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Social distancing matters. Here is how to do it and how it can help curb the COVID-19 pandemic.


AUSTIN, Texas – Texas Lt. Gov. Dan Patrick said he will no longer listen to Dr. Anthony Fauci, one of the nation’s top infectious disease experts, as coronavirus cases and hospitalizations surge in Texas.

“Fauci said today that he’s concerned about states like Texas that skipped over certain things,” Patrick told Fox News’ Laura Ingraham on Tuesday. “He doesn’t know what he’s talking about. We haven’t skipped over anything. The only thing I’m skipping over is listening to him.”

Hours before Patrick’s remarks, state health officials reported unprecedented numbers: more than 6,500  new cases of COVID-19 and more than 6,000 hospitalizations.

Patrick was referring to Fauci’s remarks to federal lawmakers Tuesday, telling them he’s concerned about a “disturbing surge” of infections in Texas, Florida and Arizona.

Fauci, director of the National Institute of Allergy and Infectious Disease, added that some states may have moved too quickly and skipped over checkpoints in the White House’s guide for reopening.

“He has been wrong every time on every issue,” Patrick said. “I don’t need his advice anymore.”

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The White House guidelines for reopening include a downward trajectory of documented cases within a 14-day period or a downward trajectory in the same time period of positive tests as a percentage of total tests.

Texas does not meet either guideline.

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Responding to reports that hospitals in some parts of the state had nearly reaching capacity, Gov. Greg Abbott suspended elective surgeries at hospitals in four more Texas counties Tuesday.

And warning of a “massive outbreak” last week, Abbott also paused further reopening plans for Texas, closing bars and reducing restaurant dining room capacity.

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‘The worst thing we could do is lock down Texas again’

Since Memorial Day, the state has broken record after record in the number of new cases reported each day, and the state’s positive test rate reached more than 14% Monday. Abbott said a rate over 10% would be cause for concern.

That number was less than 6% one month ago.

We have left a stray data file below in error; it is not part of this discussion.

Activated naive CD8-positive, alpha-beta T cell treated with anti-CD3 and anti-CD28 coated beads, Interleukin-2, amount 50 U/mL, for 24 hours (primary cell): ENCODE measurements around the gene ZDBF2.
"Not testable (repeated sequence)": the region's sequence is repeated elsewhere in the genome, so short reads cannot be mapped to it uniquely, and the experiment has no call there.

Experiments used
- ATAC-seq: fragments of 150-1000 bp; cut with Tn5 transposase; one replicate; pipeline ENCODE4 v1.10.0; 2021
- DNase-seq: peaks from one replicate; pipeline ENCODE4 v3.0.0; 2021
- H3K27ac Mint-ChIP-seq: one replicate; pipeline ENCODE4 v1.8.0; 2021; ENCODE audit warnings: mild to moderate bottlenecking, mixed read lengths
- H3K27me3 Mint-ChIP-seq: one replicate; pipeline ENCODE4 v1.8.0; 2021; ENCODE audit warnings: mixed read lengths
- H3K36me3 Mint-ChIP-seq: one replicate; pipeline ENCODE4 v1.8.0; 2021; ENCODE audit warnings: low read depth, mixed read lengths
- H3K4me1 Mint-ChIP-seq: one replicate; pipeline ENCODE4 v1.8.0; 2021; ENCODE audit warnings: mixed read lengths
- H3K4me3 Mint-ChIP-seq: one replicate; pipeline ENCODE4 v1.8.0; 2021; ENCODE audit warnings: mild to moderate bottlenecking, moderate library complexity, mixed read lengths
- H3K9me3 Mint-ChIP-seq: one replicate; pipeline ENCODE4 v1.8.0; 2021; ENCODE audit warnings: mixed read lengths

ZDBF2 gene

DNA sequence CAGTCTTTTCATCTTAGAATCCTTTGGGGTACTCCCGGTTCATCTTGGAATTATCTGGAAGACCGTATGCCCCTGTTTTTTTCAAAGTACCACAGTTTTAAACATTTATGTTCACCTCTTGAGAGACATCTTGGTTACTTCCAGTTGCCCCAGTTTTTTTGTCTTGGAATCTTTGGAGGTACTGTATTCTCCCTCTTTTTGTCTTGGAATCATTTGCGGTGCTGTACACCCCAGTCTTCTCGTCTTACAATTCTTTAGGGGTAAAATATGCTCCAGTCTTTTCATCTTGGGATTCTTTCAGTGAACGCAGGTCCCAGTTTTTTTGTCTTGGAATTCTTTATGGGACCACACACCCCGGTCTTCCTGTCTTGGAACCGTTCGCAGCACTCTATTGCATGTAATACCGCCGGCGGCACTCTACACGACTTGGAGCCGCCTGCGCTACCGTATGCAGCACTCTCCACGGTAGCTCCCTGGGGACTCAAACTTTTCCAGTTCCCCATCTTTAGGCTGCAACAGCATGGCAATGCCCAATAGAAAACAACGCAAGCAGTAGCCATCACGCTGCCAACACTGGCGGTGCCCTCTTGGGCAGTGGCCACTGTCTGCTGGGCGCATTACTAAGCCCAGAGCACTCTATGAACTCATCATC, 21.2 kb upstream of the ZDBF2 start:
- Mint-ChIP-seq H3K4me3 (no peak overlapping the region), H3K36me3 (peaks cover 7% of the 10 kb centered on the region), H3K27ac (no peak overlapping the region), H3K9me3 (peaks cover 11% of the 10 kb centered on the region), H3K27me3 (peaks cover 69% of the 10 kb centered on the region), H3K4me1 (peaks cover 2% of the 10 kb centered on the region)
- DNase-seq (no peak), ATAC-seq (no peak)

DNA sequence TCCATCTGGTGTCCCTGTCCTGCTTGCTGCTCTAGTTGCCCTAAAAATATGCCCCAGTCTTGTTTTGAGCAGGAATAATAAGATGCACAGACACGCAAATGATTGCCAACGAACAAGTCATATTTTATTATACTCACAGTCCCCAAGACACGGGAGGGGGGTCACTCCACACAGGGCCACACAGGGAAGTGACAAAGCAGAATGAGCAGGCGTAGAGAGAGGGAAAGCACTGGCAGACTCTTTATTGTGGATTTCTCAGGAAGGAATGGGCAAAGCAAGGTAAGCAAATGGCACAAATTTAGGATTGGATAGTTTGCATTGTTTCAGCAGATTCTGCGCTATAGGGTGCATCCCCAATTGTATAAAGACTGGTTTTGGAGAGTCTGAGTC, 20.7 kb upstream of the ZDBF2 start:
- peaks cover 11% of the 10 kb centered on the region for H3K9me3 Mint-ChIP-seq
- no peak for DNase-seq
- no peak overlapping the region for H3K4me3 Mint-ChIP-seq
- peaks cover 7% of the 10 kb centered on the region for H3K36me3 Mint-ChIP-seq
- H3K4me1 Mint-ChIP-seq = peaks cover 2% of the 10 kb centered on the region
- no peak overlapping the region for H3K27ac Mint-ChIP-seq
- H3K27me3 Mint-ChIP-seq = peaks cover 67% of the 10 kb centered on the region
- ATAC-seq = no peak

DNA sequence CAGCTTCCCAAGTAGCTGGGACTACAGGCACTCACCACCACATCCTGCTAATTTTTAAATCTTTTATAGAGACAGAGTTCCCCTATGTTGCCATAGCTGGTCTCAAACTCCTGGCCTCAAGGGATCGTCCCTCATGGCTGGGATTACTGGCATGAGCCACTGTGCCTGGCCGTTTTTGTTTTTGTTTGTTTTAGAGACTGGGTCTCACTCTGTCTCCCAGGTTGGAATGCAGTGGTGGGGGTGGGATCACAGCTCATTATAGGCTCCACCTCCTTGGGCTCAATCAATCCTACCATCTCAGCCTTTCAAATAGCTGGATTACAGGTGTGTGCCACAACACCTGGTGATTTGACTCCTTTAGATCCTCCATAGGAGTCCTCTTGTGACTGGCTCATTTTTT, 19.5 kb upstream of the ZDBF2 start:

Patrick said he agreed with Abbott’s latest plans to tighten restrictions in the state, particularly for bars.

“We stepped back on the bars, which I think was the right decision,” Patrick said. “In my view, the worst thing we could do is lock down Texas again.”

But Patrick argued that Texas’ low death rate shows the state doesn’t need to lock down again.

“We’ve had 2,424 people die and New York has had over 31,000. Even California has had almost three times as much as Texas, and … those two states have been locked down the whole time while we have been open,” Patrick said. “So locking down doesn’t work. If it did, those two states would be doing better than Texas.”

State health officials reported 21 new coronavirus-related fatalities Tuesday. The seven-day average death rate has hovered around 30 deaths a day over the lpst four days.

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In a call hosted by the Texas Democratic Party on Wednesday, state Rep. Donna Howard, a former nurse and Democrat from Austin, blasted Patrick over his remarks, noting that death data lags by several weeks before health experts can understand the full impact of reopening.

“Time and time again, (Republicans) go back to ideology and determine that the Legislature is going to be practicing medicine rather than the doctors,” she said, adding that it’s a “really irresponsible way to deal with it.”

Ingraham, sharing a quote from an unnamed executive of a chain of Texas emergency clinics, argued that intensive care units are actually filled with non-coronavirus patients.

“It’s just the media misreporting information,” Patrick responded. “Most people in the ICU are not there because of COVID.”

State health officials do not report how many COVID-19 patients are in ICUs. There are 1,405 available ICU beds across the state, although the numbers are much more stark when broken down by region.

In the trauma service region that includes Nueces and 11 other counties, only nine ICU beds are available, according to the state data.

And in Austin, the area’s three health care systems said Tuesday that the 483 staffed ICU beds in the area are 80% occupied, leaving about 97 available beds.

Follow reporter Nicole Cobler on Twitter: @nicolecobler

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